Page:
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the gEDA suite is made up of several different programs, that use a common set of files. the documentation you read is probably for the schematic editor gschem, which produces the schematic, then there are tools for converting the schematic into a netlist, and then the PCB layout editor uses the netlist. there are auto placement and autorouting commands within the PCB program. unfortunately, if you have a very large schematic with several hundred wires, and most of them terminate at a 196 pin BGA chip, it seems like the autorouter gives up without trying... i haven't tried NgSpice yet to try an analog simulation of an amp, but apparently it can do several different common types of simulation, including Verilog digital sims. but these tools aren't as simple and seamless as some of the windows based packages out there, and require a steep learning curve. for instance, if you plan on making a PCB from a schematic, you must take meticulous care to properly label wire names, pin names and numbers, and pre specify device footprints correctly. in a project i'm working on i had to create new device footprints and schematic symbols using text files and scripts. once past the learning curve, and with proper entry of data into the schematic, things tend to go rather smoothly after that...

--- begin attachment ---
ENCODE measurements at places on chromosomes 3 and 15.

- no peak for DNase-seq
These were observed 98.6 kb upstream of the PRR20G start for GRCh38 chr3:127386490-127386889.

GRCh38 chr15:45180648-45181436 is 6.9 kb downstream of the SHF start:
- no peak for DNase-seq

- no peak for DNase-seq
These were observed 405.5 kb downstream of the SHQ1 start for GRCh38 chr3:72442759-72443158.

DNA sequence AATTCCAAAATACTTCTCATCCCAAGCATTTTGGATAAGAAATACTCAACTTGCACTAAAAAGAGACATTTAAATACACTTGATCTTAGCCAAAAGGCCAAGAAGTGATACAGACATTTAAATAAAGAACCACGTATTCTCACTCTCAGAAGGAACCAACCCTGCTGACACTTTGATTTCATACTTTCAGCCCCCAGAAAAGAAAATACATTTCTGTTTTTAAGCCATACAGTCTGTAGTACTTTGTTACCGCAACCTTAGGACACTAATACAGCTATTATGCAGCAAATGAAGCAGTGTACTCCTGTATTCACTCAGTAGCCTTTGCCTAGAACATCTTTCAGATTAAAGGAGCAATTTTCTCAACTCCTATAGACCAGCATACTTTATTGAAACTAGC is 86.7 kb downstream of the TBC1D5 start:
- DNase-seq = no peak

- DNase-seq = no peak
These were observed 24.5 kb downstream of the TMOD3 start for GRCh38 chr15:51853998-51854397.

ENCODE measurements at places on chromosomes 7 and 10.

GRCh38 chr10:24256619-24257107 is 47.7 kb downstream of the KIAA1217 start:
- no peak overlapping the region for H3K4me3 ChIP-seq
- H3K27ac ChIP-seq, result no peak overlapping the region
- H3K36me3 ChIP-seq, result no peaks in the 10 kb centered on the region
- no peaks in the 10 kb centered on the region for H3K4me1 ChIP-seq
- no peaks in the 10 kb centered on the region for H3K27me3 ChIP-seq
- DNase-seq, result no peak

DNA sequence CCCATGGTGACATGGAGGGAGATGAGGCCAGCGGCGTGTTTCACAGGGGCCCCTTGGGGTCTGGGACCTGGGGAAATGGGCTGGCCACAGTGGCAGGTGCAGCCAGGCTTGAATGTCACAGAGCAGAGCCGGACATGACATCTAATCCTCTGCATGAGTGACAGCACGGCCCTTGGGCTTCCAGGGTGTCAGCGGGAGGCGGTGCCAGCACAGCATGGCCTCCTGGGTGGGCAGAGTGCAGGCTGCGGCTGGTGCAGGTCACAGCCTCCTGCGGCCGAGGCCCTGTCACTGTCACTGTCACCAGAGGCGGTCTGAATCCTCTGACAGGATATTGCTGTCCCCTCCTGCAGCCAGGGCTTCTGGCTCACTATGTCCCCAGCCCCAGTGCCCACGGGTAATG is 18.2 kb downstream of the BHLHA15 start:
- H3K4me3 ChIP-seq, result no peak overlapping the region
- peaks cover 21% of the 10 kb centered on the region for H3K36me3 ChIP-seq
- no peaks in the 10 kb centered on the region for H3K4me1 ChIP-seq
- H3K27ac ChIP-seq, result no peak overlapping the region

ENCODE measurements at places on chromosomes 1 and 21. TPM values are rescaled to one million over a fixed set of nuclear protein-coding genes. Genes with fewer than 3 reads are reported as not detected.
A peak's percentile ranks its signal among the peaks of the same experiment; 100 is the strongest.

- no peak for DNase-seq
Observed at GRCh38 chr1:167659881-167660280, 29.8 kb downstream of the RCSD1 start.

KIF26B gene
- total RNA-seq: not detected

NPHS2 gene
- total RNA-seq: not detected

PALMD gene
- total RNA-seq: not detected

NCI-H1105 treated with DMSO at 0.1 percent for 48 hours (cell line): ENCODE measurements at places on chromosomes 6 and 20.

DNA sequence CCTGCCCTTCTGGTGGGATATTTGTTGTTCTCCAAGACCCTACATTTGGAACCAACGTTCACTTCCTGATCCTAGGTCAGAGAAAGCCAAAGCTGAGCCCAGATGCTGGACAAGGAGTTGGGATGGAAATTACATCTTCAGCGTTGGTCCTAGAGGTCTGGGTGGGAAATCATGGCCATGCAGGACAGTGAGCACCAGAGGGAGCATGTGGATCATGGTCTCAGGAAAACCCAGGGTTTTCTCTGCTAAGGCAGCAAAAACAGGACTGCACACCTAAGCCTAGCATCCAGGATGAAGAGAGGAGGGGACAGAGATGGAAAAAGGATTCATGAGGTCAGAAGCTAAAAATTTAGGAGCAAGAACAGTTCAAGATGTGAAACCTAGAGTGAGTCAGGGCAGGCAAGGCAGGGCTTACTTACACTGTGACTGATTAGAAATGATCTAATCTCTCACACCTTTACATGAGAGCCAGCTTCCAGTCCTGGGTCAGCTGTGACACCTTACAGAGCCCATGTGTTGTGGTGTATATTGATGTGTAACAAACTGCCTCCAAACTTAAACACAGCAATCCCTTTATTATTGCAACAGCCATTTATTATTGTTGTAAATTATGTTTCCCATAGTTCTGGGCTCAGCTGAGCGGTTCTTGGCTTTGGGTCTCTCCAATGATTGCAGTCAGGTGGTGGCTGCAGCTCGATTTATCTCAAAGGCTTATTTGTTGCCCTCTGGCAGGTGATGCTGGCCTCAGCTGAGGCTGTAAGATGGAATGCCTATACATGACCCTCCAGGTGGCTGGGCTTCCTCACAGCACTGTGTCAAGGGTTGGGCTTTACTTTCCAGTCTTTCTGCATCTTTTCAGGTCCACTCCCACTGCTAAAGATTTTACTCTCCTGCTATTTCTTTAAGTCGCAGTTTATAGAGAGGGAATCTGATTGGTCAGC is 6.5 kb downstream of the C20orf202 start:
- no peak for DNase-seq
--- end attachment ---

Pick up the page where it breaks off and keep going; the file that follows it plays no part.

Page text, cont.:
i'm still using LTSpice for analog sims. setting the correct options, such as turning off data compression, will allow you to get the distortion figures down. if you run a plot on just a pure sine wave across a resistor, you can see how the compression has a big effect on distortion. with compression on, for instance, a sine wave source can show 2nd and 3rd harmonics as bad as -30 to -50db (depending also on time step settings and how many cycles the sim is run) if you're not thinking about it, you'll probably think something is seriously amiss with your design, that is until you measure the voltage source and find it's almost as badly distorted as your circuit output.